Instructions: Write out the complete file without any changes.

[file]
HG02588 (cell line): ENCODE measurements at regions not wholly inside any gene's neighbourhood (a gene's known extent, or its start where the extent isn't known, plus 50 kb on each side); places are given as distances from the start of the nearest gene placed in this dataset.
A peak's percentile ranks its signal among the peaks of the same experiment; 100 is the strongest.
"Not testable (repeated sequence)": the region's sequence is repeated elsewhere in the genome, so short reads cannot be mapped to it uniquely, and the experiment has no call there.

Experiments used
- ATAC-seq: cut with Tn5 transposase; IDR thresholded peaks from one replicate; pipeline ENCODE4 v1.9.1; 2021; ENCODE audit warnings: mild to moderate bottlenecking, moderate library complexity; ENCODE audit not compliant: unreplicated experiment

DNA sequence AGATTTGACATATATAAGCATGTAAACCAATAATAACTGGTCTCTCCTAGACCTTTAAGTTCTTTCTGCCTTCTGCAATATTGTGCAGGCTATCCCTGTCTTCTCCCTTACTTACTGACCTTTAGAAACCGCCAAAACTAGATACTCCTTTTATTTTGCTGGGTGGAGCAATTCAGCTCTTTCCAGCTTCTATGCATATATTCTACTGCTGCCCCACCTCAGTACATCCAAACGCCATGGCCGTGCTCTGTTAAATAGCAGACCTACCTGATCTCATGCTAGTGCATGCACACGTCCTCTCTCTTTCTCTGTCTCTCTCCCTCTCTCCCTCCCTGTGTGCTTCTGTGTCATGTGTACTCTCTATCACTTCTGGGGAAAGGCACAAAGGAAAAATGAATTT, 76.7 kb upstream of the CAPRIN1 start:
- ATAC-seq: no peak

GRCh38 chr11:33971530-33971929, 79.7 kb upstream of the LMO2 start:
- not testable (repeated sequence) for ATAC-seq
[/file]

HG02588 (cell line): ENCODE measurements at regions not wholly inside any gene's neighbourhood (a gene's known extent, or its start where the extent isn't known, plus 50 kb on each side); places are given as distances from the start of the nearest gene placed in this dataset.
A peak's percentile ranks its signal among the peaks of the same experiment; 100 is the strongest.
"Not testable (repeated sequence)": the region's sequence is repeated elsewhere in the genome, so short reads cannot be mapped to it uniquely, and the experiment has no call there.

Experiments used
- ATAC-seq: cut with Tn5 transposase; IDR thresholded peaks from one replicate; pipeline ENCODE4 v1.9.1; 2021; ENCODE audit warnings: mild to moderate bottlenecking, moderate library complexity; ENCODE audit not compliant: unreplicated experiment

DNA sequence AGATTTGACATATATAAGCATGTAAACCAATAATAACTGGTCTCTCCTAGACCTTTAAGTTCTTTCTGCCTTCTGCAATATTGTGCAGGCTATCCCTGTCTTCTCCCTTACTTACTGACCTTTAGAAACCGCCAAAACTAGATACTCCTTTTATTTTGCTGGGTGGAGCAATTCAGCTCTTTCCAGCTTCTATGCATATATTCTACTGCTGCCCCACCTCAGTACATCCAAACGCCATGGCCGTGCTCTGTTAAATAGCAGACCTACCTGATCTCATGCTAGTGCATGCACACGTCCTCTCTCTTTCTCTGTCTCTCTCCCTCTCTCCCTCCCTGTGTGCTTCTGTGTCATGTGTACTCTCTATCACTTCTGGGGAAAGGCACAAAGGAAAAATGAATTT, 76.7 kb upstream of the CAPRIN1 start:
- ATAC-seq: no peak

GRCh38 chr11:33971530-33971929, 79.7 kb upstream of the LMO2 start:
- not testable (repeated sequence) for ATAC-seq